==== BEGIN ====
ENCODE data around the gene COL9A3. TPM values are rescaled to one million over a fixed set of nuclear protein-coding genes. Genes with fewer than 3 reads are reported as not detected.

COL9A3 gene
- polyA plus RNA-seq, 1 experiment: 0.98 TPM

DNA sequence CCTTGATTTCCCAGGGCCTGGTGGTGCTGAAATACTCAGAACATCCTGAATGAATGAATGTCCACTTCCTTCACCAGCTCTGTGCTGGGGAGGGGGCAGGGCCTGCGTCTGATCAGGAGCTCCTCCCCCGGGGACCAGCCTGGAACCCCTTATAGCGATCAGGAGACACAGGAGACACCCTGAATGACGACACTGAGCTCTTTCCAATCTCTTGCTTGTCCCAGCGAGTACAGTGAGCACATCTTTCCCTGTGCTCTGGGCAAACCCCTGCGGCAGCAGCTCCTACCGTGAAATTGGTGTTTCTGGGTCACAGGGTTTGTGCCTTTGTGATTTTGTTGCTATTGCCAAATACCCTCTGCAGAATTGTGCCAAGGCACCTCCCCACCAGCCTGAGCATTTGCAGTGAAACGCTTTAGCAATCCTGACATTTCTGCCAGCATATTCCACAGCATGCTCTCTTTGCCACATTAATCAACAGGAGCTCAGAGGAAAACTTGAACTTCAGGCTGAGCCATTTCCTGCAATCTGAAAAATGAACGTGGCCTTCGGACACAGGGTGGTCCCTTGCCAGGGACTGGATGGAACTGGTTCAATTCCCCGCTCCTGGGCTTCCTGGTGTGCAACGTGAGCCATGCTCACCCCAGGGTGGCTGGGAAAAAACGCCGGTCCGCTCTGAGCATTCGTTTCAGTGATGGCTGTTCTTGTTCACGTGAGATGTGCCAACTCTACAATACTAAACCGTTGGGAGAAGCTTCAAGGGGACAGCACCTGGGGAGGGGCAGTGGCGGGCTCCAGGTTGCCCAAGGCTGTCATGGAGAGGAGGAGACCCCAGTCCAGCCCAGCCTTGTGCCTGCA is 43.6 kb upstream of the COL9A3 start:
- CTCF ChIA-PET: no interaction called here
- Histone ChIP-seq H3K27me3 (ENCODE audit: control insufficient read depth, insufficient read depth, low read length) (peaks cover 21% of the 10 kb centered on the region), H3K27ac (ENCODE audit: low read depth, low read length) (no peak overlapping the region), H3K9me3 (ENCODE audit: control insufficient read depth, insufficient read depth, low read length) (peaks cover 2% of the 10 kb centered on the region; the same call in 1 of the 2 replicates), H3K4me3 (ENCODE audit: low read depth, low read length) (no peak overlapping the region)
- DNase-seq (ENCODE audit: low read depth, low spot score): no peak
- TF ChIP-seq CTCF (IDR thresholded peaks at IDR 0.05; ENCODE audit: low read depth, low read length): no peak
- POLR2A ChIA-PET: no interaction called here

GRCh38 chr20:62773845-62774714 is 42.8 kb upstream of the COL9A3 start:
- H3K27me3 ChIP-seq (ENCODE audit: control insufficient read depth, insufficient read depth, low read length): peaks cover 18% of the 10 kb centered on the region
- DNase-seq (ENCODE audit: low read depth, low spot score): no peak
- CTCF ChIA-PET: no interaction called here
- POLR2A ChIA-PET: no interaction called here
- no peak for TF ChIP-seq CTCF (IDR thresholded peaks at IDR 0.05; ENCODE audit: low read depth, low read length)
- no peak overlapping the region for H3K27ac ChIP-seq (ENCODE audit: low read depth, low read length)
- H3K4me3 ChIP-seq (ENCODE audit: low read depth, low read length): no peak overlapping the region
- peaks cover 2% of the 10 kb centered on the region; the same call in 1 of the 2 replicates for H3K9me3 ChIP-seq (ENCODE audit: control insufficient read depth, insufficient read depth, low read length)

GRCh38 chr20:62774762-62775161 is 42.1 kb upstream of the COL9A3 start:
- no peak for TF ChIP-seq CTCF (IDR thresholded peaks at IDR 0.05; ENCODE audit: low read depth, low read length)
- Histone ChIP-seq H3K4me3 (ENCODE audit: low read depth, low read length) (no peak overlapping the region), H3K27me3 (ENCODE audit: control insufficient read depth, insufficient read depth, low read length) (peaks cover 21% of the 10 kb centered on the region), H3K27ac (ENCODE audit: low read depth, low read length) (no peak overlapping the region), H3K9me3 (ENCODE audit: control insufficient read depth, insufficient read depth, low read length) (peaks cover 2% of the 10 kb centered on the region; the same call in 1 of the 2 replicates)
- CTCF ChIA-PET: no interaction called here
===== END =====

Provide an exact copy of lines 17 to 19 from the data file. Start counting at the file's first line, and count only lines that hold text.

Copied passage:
- H3K4me3 ChIP-seq (ENCODE audit: low read depth, low read length): no peak overlapping the region
- peaks cover 2% of the 10 kb centered on the region; the same call in 1 of the 2 replicates for H3K9me3 ChIP-seq (ENCODE audit: control insufficient read depth, insufficient read depth, low read length)

GRCh38 chr20:62774762-62775161 is 42.1 kb upstream of the COL9A3 start: